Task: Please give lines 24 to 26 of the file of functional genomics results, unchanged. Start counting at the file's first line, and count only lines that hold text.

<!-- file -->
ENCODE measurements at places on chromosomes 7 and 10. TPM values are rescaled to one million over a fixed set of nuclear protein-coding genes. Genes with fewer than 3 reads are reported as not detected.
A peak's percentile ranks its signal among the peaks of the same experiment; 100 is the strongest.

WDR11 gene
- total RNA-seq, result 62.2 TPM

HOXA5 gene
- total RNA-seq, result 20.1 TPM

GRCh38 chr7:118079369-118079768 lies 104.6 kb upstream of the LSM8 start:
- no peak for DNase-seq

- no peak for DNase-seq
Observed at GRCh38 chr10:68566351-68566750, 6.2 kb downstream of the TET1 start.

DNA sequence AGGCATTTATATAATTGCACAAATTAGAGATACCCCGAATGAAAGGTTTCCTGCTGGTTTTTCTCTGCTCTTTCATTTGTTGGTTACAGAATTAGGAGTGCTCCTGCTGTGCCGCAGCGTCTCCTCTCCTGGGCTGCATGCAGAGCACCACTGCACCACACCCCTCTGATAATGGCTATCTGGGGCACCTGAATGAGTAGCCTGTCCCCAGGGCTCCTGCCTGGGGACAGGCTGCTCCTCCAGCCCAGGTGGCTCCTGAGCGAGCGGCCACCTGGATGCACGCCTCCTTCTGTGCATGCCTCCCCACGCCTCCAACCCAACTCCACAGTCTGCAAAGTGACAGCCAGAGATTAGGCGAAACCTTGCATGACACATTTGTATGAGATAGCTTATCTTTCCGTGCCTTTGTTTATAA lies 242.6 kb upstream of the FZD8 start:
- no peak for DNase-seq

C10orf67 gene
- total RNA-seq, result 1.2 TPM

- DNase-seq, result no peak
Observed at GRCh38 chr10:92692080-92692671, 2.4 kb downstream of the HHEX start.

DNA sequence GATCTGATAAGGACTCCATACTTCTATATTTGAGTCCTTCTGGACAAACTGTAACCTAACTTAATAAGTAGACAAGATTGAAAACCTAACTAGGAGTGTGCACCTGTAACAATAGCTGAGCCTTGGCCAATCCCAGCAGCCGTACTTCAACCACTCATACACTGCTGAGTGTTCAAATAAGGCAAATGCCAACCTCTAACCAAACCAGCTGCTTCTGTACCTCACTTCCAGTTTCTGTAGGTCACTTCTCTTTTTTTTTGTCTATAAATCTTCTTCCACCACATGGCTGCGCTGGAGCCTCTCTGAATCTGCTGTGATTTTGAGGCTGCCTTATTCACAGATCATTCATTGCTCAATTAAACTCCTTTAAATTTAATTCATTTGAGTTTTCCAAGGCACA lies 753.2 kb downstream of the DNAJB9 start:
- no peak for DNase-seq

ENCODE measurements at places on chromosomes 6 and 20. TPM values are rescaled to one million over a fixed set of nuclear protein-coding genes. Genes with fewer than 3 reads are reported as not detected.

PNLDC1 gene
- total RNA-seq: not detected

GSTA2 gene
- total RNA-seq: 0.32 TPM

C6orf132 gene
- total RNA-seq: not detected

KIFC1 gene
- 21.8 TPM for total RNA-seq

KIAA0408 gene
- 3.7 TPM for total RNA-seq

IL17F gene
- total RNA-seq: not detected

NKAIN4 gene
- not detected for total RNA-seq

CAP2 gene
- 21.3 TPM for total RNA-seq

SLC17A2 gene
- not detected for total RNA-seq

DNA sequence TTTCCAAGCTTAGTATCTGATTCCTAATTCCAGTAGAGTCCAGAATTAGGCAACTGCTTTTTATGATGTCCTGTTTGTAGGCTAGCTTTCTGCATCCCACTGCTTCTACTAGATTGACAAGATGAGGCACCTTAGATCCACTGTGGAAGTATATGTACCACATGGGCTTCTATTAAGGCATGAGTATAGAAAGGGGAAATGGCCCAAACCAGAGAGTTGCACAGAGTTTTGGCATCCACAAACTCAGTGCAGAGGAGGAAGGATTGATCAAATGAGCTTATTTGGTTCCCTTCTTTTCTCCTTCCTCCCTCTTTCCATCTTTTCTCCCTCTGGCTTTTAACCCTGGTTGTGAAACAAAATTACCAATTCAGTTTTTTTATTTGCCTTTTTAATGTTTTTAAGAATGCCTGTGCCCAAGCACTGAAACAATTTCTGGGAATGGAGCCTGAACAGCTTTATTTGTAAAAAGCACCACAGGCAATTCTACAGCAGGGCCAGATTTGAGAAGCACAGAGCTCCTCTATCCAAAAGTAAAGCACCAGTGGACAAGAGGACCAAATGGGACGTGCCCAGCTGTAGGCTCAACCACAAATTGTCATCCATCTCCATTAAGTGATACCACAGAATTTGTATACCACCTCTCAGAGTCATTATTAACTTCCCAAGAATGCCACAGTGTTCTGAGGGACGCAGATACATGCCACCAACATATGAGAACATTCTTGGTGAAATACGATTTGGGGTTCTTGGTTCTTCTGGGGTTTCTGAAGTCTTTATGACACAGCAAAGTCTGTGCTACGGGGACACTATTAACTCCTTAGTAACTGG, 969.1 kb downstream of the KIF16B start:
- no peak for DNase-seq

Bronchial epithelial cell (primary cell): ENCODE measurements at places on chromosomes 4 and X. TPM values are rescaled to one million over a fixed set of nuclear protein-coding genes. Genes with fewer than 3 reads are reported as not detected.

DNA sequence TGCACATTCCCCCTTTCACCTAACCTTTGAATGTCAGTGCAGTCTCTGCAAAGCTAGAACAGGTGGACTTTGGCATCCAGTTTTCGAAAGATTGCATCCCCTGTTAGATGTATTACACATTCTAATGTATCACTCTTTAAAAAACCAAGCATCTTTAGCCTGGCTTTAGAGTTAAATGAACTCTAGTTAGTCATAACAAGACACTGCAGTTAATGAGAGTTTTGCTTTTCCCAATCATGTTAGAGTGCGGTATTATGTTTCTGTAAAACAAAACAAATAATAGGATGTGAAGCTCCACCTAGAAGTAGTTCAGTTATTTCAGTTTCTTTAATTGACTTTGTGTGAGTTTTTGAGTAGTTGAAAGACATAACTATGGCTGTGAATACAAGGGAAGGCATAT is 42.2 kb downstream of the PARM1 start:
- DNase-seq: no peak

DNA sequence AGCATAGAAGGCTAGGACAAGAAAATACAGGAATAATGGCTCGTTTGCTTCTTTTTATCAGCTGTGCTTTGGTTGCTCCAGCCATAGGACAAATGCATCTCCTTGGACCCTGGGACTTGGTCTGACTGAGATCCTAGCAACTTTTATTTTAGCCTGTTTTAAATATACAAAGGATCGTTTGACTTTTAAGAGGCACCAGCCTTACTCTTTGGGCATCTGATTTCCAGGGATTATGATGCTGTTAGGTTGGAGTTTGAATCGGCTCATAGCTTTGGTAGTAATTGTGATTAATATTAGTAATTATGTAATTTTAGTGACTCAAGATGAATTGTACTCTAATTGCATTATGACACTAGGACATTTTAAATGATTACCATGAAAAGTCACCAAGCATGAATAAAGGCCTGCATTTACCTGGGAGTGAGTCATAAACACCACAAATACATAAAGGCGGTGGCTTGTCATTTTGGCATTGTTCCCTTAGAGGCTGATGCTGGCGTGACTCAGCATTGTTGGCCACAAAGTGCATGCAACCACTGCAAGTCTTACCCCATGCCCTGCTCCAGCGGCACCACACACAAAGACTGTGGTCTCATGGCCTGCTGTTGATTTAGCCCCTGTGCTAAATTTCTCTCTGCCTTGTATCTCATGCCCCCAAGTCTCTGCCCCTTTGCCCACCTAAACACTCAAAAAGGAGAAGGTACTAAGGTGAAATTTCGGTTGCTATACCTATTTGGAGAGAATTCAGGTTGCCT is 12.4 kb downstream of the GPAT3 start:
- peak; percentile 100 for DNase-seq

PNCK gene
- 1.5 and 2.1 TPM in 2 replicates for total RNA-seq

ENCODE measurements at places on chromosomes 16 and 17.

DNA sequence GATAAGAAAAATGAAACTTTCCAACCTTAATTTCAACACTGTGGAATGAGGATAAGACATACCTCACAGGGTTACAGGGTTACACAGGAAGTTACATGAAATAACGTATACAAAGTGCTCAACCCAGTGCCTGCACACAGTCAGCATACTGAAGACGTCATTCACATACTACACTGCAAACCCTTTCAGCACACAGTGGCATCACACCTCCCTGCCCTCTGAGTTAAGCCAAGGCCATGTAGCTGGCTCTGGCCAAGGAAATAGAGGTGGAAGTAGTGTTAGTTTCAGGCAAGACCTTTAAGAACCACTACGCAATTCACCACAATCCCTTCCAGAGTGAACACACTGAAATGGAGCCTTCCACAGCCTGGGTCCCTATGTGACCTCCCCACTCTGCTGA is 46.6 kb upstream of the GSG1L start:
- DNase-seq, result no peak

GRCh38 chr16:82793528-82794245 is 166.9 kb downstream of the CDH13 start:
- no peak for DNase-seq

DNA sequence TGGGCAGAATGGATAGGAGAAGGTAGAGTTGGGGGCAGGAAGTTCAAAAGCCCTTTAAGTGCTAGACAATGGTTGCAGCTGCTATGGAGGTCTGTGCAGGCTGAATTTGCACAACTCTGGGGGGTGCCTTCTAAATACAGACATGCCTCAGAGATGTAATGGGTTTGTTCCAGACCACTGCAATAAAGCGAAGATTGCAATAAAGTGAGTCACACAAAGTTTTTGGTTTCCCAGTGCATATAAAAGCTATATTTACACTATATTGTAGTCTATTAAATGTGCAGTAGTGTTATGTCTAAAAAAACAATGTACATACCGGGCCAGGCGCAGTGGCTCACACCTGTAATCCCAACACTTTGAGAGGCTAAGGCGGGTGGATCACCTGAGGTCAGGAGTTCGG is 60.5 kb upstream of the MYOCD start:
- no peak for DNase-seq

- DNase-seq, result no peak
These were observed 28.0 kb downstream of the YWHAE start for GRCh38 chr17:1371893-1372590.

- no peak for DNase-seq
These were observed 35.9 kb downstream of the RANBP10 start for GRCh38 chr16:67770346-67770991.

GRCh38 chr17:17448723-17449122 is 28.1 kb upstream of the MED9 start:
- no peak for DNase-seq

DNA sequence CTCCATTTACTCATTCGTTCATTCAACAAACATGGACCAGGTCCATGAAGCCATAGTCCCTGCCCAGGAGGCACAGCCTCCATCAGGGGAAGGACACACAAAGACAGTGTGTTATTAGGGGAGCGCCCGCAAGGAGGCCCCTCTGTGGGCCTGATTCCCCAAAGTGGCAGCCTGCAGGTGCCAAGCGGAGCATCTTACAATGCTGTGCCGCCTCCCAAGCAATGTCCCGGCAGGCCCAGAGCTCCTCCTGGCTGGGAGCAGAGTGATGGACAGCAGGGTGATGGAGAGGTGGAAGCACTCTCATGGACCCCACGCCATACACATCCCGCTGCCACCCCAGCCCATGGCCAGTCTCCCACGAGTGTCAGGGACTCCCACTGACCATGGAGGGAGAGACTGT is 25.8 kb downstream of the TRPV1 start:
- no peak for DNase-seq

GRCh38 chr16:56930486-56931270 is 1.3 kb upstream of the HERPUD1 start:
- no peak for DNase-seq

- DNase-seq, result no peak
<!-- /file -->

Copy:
C6orf132 gene
- total RNA-seq: not detected

KIFC1 gene